Culture Vulture

Hooked on storytelling magic of serialised podcasts

Co-workers at San Francisco start-up Storehouse attending a Serial podcast listening party at lunchtime. The non-fiction murder mystery has been given a new lease of life through the podcast, which has become so popular it is topping the charts in th
Co-workers at San Francisco start-up Storehouse attending a Serial podcast listening party at lunchtime. The non-fiction murder mystery has been given a new lease of life through the podcast, which has become so popular it is topping the charts in the US, Australia, Germany and even Singapore.PHOTO: STOREHOUSE

Serialised podcasts are so gripping and addictive that I now hit the treadmill to binge-listen to them

Call me a masochist, but I recently set myself a goal to run 800km in total mileage before the end of the year.

It is a project that was sparked off back in June, to shed some weight for my upcoming wedding. I was on track to reach my target until the haze came; after which I had no choice but to run indoors on a treadmill, something I hate to do.

But lately, I've discovered a new reason to run and it's nothing to do with my feet. In fact, quite the opposite.

The Serial podcast is a 12-episode American investigative narrative series played out via digital radio.

It is a spin-off of the popular 20-year-old This American Life radio programme, which focuses on non-fictional essays, memoirs and short stories.

Addictive, available on-demand and intimate, podcasts are the 21st-century equivalent of radio dramas, which our grandparents used to huddle next to their transistor radios to listen to.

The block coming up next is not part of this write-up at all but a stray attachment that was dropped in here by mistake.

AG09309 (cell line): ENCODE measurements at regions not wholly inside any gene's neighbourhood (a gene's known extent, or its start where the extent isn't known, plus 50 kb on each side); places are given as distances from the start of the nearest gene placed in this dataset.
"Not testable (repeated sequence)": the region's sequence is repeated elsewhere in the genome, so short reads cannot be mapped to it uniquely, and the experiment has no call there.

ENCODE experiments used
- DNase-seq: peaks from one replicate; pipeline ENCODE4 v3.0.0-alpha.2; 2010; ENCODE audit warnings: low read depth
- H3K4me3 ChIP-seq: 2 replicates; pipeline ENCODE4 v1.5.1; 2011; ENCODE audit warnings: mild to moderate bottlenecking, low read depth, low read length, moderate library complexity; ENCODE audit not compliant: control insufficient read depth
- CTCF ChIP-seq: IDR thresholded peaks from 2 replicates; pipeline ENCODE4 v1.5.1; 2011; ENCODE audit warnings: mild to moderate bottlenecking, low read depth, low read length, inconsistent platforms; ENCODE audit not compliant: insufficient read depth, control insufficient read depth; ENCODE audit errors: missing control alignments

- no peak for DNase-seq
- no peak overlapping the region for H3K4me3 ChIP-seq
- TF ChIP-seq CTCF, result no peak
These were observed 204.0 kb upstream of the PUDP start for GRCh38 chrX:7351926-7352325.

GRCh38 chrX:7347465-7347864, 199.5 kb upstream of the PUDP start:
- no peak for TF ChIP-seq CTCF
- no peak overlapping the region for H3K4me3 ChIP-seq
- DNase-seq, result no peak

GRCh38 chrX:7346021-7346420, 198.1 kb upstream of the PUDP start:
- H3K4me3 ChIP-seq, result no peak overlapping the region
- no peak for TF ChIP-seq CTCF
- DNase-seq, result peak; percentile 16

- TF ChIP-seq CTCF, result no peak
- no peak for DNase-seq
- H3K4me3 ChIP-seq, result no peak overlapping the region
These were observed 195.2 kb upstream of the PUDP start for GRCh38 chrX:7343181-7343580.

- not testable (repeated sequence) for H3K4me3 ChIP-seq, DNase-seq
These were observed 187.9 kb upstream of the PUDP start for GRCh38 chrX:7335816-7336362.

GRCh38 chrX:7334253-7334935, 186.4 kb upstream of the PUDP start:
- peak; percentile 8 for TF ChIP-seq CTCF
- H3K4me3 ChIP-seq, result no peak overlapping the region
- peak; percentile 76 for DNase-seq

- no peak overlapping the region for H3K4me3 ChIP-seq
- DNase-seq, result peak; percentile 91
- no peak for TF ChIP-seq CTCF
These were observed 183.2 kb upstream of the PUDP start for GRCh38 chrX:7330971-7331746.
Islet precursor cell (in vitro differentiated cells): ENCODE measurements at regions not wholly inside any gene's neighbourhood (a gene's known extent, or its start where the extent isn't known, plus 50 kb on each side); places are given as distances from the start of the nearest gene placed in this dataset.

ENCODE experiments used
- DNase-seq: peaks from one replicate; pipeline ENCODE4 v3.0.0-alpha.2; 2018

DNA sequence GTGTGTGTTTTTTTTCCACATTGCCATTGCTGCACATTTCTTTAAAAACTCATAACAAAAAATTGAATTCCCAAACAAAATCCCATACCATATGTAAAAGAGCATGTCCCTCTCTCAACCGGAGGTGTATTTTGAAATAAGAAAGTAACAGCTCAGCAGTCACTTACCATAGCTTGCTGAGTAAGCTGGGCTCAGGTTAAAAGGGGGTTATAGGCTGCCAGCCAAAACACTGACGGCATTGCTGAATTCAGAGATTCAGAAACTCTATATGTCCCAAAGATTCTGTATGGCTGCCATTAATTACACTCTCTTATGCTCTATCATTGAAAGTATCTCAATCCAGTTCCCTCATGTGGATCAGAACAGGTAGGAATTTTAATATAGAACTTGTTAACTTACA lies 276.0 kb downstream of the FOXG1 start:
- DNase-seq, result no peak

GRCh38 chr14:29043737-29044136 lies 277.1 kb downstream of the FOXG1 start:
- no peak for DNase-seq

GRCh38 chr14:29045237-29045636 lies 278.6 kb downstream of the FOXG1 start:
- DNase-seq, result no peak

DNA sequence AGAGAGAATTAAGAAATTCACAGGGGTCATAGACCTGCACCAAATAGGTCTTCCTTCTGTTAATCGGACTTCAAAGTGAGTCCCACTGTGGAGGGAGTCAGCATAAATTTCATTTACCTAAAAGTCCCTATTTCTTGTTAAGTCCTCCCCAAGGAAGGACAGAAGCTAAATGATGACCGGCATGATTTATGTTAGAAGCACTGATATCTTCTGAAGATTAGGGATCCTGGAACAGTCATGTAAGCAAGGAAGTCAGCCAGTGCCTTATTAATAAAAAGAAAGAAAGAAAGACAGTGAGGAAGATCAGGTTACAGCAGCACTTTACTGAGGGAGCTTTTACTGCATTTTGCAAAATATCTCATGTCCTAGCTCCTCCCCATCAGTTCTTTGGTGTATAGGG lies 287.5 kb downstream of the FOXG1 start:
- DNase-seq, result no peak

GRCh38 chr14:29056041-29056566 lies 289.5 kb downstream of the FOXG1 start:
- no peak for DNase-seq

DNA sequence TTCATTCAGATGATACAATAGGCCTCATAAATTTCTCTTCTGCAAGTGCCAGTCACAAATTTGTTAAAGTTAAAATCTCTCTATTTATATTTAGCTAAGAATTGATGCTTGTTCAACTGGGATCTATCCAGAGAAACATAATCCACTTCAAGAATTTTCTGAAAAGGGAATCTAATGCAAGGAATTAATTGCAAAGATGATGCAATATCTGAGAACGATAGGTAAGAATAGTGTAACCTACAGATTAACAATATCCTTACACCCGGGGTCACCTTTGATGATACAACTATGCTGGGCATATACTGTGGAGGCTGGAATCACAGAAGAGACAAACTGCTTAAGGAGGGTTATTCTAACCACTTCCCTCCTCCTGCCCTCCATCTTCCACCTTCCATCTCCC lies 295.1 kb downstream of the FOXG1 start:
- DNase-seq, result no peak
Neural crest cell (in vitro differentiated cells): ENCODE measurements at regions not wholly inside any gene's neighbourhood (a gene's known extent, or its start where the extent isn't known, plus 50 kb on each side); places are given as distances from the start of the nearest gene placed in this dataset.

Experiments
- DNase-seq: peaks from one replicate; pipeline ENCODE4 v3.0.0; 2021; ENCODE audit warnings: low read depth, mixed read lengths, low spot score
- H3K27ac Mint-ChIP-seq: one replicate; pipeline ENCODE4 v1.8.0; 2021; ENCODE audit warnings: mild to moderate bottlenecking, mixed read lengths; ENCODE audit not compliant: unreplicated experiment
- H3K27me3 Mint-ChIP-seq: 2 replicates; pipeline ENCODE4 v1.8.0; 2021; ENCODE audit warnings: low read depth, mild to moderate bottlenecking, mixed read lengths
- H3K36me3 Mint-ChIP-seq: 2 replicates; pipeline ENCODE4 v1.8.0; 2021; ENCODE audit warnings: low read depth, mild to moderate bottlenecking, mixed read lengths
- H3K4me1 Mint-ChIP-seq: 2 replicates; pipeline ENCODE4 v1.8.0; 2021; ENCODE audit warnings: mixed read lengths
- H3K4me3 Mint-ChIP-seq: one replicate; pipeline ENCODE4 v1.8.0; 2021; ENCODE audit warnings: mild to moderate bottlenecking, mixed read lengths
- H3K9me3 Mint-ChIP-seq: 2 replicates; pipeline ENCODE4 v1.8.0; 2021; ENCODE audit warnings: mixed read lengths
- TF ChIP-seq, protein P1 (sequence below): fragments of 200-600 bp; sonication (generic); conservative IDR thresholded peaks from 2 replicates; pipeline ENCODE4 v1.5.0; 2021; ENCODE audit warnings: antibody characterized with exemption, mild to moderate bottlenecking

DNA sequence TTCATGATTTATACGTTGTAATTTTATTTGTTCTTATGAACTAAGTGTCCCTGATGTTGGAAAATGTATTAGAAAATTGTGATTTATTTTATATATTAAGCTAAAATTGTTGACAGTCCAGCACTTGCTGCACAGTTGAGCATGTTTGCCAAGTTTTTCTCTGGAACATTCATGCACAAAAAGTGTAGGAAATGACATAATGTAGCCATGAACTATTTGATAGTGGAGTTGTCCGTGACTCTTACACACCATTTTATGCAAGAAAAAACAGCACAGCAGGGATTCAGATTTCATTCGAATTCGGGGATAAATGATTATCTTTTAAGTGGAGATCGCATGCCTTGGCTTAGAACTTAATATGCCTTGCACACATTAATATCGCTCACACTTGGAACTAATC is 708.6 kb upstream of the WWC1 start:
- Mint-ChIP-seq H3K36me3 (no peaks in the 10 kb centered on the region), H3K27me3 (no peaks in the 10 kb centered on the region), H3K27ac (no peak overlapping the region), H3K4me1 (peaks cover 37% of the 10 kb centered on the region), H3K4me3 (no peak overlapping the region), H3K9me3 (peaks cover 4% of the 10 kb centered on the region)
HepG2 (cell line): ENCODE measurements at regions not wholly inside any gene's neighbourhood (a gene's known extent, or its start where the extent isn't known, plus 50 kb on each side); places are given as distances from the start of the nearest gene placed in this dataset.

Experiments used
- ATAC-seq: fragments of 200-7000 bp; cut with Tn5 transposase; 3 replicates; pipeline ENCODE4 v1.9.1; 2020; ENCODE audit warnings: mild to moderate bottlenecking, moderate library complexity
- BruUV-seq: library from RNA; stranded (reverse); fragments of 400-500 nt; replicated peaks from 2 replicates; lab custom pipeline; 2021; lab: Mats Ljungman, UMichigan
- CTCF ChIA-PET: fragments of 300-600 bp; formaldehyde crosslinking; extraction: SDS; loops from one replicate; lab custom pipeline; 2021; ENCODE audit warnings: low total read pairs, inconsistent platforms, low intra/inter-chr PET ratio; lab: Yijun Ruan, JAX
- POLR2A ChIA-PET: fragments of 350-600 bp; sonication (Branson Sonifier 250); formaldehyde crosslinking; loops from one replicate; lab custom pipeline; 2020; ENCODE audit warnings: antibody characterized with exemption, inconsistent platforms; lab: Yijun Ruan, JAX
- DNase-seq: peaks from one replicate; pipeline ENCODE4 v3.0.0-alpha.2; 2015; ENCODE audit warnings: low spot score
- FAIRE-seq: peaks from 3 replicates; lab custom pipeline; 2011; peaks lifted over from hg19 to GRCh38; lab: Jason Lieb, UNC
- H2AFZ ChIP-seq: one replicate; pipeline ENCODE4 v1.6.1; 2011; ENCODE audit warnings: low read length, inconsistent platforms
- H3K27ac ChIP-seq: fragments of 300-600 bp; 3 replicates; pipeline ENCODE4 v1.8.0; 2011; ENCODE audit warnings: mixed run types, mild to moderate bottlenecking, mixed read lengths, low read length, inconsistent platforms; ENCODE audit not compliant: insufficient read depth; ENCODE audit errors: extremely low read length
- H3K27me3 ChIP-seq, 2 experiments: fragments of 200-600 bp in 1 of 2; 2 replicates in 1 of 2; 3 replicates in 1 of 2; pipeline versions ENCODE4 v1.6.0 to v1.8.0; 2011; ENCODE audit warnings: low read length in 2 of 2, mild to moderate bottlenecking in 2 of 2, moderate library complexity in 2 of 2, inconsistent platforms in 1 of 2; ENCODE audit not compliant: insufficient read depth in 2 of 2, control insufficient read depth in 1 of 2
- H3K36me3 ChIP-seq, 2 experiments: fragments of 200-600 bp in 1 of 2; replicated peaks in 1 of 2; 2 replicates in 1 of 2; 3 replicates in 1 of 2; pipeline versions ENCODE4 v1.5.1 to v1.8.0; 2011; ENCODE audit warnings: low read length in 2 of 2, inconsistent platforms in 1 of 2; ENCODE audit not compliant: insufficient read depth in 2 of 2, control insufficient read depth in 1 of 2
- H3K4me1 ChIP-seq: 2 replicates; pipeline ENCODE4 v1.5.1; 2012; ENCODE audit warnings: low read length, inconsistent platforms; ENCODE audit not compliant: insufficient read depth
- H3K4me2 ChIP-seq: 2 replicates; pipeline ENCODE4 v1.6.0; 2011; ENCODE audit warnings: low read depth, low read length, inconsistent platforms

The series, released last year, follows American crime reporter Sarah Koenig as she details the holes and inconsistencies of the real case of a 1999 murder of an 18-year-old girl, Hae Min Lee, in Baltimore.

Her ex-boyfriend Adnan Syed was found guilty and remains in prison serving a life sentence, but Koenig's investigation casts doubt over the conviction.

Usually, I get bored after running for 30 minutes on a treadmill, but Koenig's chats with Adnan and other parties involved in the case, a full 15 years since the crime, are gripping.

Add to that her candid style of reportage, where she readily admits to flip-flopping over her feelings about Adnan's guilt, and the series has kept me literally on my toes.

I join the ranks of legions of plugged-in fans - the podcast has been downloaded more than 90 million times - who have kept their mobile phones and laptops close by, as they turn over the same question in their heads: "Did he or didn't he?"

When you are stuck wondering whether a person jailed for life since his teens has been wrongly imprisoned, is a victim of a flawed American justice system or is actually a psychotic killer, a little cardio is of no importance.

I have started to find reasons to hit the gym just so that I can get a little downtime to continue binge-listening to Serial. Sometimes, I sneak in an episode before I turn in for the night.

Addictive, available on-demand and intimate, podcasts are the 21st-century equivalent of radio dramas, which our grandparents used to huddle next to their transistor radios to listen to.